I pray it happens.


posted on Dec, 4 2009 @ 03:20 PM
Thanks to those who've expressed appreciation for the thread, and for the thoughtful responses. Very interesting that some have asked whether overpopulation is to blame. Having just watched the following it seems Friends of the Earth sees it more in terms of needless cultivation of the land to facilitate production of lucrative export crops, plus unnecessary (and shameless) pollution of the watercourse:

Well, Maxmars, that should redress the balance for you; the ecological angle is overpowering, while the theology is dire (— Christ didn't need cleansing & the 'holiness' of the river has little if anything to do with miracles!)

The video narration mentions the relationship between regional conflict & the need for water. I can't help thinking the filth of the Jordan constitutes a fitting symbol for the enmity that exists between the nations encompassing it. In fact it seems the health of the river will literally decline/improve in proportion to the ability of said nations to start working together. It makes such obvious sense for all concerned to restore and preserve this precious heritage. Then again how often do Middle Eastern politics actually make sense?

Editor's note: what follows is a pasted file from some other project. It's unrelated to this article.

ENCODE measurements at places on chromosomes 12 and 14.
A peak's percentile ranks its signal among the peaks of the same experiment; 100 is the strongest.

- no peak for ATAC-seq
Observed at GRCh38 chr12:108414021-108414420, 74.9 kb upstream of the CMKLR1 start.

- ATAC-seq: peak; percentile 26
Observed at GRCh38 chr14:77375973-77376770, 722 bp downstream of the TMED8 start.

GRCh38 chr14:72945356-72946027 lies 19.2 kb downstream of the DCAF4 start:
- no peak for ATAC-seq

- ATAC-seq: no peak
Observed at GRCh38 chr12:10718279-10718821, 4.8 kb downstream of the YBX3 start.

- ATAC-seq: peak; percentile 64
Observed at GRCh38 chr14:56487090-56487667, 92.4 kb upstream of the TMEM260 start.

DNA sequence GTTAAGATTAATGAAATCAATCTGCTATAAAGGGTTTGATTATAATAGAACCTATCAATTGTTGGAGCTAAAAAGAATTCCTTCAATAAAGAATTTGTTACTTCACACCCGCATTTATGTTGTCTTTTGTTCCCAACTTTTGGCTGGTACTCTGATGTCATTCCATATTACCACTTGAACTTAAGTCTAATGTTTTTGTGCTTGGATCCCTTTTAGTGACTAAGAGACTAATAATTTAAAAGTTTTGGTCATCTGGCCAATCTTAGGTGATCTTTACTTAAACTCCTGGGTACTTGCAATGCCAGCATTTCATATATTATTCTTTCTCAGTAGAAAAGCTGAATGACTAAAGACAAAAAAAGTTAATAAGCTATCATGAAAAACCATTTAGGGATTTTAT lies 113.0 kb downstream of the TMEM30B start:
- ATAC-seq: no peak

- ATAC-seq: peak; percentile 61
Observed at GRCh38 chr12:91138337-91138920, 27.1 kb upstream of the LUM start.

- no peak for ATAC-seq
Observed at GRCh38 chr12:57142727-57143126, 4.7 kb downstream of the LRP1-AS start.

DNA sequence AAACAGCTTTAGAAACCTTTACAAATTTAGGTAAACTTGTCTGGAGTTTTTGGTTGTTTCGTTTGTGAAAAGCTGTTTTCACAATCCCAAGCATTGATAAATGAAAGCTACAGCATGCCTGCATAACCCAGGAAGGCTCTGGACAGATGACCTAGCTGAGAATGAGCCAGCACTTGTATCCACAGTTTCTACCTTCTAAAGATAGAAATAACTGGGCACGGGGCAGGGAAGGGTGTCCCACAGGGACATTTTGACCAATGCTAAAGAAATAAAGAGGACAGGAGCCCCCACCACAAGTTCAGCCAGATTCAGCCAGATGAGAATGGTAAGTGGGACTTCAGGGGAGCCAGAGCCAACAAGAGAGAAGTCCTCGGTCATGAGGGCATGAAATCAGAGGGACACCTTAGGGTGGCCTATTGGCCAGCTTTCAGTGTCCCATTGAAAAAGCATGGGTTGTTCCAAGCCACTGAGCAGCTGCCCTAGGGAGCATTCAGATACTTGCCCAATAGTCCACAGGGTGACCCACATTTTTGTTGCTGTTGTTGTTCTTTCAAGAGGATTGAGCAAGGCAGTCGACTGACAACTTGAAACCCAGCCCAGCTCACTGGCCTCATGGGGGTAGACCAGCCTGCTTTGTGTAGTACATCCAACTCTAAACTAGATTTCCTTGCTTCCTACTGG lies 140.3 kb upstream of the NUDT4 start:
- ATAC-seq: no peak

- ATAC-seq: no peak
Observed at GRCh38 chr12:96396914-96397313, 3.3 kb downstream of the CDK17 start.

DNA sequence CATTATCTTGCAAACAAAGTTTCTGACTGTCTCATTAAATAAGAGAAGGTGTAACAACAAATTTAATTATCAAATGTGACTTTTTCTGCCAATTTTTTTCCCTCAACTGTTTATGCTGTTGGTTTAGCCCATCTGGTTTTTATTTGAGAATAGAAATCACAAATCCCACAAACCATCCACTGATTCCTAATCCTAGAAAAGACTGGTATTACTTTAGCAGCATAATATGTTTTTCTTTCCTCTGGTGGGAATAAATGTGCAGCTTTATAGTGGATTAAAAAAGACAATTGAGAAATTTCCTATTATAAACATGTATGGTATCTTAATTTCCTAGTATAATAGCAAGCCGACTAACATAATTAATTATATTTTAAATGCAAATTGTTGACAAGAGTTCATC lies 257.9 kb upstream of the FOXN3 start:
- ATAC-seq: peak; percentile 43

Consequently real progress will probably only be made when the individual governments concerned start taking this issue seriously either on grounds of principle or in response to pressure from the wider world.

Word of this awful loss needs to be spread, and anyone who cares - for whatever reason - can surely at least play a part in making it known. I really see this as one of those 'Think of your grandchildren' issues.

PS - As a kid I occasionally fished in a huge river estuary that, not to put too fine a point on it, sometimes left you with toilet paper on the line. A cess pool in motion, if you like. It now has a salmon run. But it took a committed, coordinated effort both at regional and national level over many many years to turn the tide.

posted on Dec, 4 2009 @ 03:58 PM
reply to post by pause4thought

Very nicely said. It does indeed seem to embody the general political toxicities of the areas.

It's sad however. Very sad. I'm not feeling optimistic at this point, that it will be recovered. Too much anonmosity.